An intranet is a private network that can only be accessed by authorized users. The prefix "intra" means "internal" and therefore implies an intranet is designed for internal communications. "Inter" (as in Internet) means "between" or "among." Since there is only one Internet, the word "Internet" is capitalized. Because many intranets exist around the world, the word "intranet" is lowercase. Some intranets are limited to a specific local area network (LAN), while others can be accessed from remote locations over the Internet. Local intranets are generally the most secure since they can only be accessed from within the network. In order to access an intranet over a wide area network (WAN), you typically need to enter login credentials. Intranets serve many different purposes, but their primary objective is to facilitate internal communication. For example, a business may create an intranet to allow employees to securely share messages and files with each other. It also provides a simple way for system administrators to broadcast messages and roll out updates to all workstations connected to the intranet. Most intranet solutions provide a web-based interface for users to access. This interface provides information and tools for employees and team members. It may include calendars, project timelines, task lists, confidential files, and a messaging tool for communicating with other users. The intranet website is commonly called a portal and can be accessed using a custom intranet URL. If the intranet is limited to a local network, it will not respond to external requests.
Intranet - Historical Background
Intranets have come a long way since first creeping onto the digital scene back in the 1990s. To understand the role they play today, it helps to look back at the earliest versions and see how they’ve evolved.
- 1990s: The World Wide Web explodes into wide commercial use. This period also makes the earliest appearance of the intranet, traditionally as a singular welcome page with essential, basic company information. Flat, text-heavy with the traditional blue hyperlinks, they served to deliver basic company communications before developing to a clunky document management system (DMS) by the mid-late 1990s.
- 2000s: Technology was developing, and the intranets followed suit. Help desk features were introduced, enabling users to perform transactional processes such as finding colleagues on the employee directory, performing basic HR functions such as booking absences or searching for information. Platforms began to integrate the company brand and identity with content and applications designed to support employees in their day-to-day roles. While still heavily weighted as a company information tool, intranets could deploy better search features, allowing employees to access the information they needed quickly and effectively.
- 2010s: Entering the public domain is the phenomenon that became social media. Recognizing the value of these tools, many intranets began to follow suit and integrate basic social functions including limited blogging tools, wikis and discussion forums. Now, the intranet was no longer about one-way communication from the top down: it was a place for conversations. Intranets also swept up developments in document management, offering better access to centralized information. Communities began to appear, as early forms of collaboration emerged. Forms also saw improvements, meaning intranets could serve a cross-functional role in business: helping employees to self-serve and making some basic, common workflows more efficient.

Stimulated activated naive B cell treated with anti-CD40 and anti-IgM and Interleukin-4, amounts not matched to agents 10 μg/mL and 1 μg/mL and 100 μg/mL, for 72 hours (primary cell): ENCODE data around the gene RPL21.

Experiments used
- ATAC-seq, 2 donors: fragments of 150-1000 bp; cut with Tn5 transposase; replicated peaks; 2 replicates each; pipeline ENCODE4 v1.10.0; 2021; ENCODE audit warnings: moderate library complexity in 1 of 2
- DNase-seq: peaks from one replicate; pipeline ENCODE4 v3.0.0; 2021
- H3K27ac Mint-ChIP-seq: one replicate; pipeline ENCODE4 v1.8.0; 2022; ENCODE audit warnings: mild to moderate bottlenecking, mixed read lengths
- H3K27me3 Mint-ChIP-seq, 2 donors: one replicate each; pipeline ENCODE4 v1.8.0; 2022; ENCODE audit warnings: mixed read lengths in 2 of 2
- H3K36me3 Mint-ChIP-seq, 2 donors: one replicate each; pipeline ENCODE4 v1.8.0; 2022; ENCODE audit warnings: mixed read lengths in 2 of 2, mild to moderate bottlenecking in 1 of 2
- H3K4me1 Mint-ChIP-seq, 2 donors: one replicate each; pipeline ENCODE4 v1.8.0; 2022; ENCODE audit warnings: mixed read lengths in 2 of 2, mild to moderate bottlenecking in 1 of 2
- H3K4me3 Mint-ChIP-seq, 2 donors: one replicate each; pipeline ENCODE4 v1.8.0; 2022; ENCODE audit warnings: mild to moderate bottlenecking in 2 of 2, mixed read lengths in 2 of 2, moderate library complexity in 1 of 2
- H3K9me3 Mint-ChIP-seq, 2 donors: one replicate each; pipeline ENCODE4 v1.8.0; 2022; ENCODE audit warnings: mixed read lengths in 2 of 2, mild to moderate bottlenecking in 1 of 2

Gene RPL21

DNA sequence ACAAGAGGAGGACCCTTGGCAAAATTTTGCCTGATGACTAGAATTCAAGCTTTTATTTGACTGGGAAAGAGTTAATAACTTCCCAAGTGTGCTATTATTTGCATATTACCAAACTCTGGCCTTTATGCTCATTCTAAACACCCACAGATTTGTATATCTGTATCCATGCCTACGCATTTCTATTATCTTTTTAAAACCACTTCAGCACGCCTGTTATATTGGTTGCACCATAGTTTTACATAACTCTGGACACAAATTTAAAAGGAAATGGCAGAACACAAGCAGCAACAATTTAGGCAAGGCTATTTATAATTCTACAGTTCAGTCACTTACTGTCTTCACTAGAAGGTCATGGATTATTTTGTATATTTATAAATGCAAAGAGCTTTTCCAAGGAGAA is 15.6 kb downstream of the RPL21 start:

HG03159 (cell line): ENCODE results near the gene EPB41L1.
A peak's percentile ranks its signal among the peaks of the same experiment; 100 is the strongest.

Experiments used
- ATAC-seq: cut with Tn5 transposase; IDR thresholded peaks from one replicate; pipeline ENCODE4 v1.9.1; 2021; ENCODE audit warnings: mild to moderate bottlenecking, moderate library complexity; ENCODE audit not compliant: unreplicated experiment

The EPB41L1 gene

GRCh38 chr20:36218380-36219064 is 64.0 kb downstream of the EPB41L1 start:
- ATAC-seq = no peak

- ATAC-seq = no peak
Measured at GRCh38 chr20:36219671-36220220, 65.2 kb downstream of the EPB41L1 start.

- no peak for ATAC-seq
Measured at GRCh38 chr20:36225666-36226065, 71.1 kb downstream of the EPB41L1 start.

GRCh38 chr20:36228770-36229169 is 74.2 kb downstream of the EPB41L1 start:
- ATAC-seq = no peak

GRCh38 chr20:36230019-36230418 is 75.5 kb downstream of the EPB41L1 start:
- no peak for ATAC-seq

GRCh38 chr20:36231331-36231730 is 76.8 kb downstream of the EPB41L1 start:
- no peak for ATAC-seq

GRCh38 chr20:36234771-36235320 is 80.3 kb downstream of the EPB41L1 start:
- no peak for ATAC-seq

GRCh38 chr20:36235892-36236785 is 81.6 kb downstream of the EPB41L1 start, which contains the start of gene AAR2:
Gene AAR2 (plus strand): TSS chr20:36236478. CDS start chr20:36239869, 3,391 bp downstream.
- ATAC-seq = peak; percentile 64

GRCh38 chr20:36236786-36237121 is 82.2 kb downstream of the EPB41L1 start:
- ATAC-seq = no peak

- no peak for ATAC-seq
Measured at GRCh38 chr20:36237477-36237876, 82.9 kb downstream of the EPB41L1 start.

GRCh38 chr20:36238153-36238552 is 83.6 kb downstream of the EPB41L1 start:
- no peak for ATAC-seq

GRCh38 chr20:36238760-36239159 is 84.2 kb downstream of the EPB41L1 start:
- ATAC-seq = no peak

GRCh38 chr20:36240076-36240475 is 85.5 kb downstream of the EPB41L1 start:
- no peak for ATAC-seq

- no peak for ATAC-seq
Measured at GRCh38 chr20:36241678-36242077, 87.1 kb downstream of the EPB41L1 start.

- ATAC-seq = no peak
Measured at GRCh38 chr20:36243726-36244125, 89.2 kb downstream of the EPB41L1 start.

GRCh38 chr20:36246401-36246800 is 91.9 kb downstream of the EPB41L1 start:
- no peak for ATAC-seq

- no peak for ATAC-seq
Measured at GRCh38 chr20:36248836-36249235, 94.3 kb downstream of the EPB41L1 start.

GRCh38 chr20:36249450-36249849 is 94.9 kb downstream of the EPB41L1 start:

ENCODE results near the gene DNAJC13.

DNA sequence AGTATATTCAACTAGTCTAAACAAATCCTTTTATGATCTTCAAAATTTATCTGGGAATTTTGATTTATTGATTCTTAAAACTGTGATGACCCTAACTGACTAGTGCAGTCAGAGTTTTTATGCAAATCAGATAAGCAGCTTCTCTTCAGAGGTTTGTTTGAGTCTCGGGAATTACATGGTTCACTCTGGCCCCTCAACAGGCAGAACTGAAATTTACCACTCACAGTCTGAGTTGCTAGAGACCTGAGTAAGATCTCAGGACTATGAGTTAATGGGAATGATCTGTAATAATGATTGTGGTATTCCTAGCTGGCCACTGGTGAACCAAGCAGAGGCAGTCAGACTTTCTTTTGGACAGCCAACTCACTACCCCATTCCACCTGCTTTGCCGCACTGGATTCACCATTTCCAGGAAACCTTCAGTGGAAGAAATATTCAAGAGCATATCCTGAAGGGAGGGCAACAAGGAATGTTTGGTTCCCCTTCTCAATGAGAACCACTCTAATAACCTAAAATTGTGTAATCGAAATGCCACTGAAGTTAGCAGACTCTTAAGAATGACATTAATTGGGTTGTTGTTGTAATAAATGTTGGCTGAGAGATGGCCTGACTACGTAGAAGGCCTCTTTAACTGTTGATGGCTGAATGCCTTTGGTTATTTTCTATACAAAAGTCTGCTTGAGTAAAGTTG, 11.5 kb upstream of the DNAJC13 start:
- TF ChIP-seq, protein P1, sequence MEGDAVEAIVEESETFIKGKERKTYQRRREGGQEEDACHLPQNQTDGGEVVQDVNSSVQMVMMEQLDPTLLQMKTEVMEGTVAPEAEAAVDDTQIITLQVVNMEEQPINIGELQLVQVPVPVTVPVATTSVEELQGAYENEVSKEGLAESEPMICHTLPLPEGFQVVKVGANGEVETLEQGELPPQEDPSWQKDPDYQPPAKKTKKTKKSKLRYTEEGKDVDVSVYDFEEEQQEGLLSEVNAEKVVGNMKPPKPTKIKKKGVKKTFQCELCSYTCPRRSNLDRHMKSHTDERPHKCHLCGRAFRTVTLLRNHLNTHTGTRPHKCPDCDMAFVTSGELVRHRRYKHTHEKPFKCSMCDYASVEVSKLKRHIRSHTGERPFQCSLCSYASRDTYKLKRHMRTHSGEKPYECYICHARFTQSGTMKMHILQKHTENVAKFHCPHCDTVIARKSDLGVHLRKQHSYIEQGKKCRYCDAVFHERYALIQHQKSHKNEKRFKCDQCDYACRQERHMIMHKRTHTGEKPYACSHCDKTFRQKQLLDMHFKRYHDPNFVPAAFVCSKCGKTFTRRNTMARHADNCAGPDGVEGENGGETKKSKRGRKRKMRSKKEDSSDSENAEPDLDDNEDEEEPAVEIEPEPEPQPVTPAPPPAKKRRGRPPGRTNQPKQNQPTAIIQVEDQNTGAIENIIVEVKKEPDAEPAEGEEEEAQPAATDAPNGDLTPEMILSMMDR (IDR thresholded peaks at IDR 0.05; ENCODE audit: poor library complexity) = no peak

- Recent years: Sweeping up developments in social media, intranets now give precedence to user profiles and incorporate an array of social features, such as @mentioning, #tagging, microblogging or commenting. Activity streams provide real-time insights and information, while increasingly sophisticated algorithms and data analytics allow for greater personalization, pushing recommended content to users. User experience is given greater focus and investment, with developments in design, accessibility, performance and user journeys. Integration functionality is now common, with intranets designed to work in partnership with other applications. Intranets, as we know and recognize them today, are far removed from the earliest versions in the corporate market and show great flexibility to evolve and change with wider technological trends.
Uses of the Intranet
Potential uses of an intranet include:
- Streamlining everyday activities by making repeated tasks more feasible.
- Centralizing and managing important information and company data in a single database.
- Making collaboration easier since information can be shared across the entire network.
- Providing personalized content to employees based on their role within the company.
- Improving internal communication by making employee directories, company news and organization charts readily available.
- Providing fast and easy access to information about company policies, benefits and updates.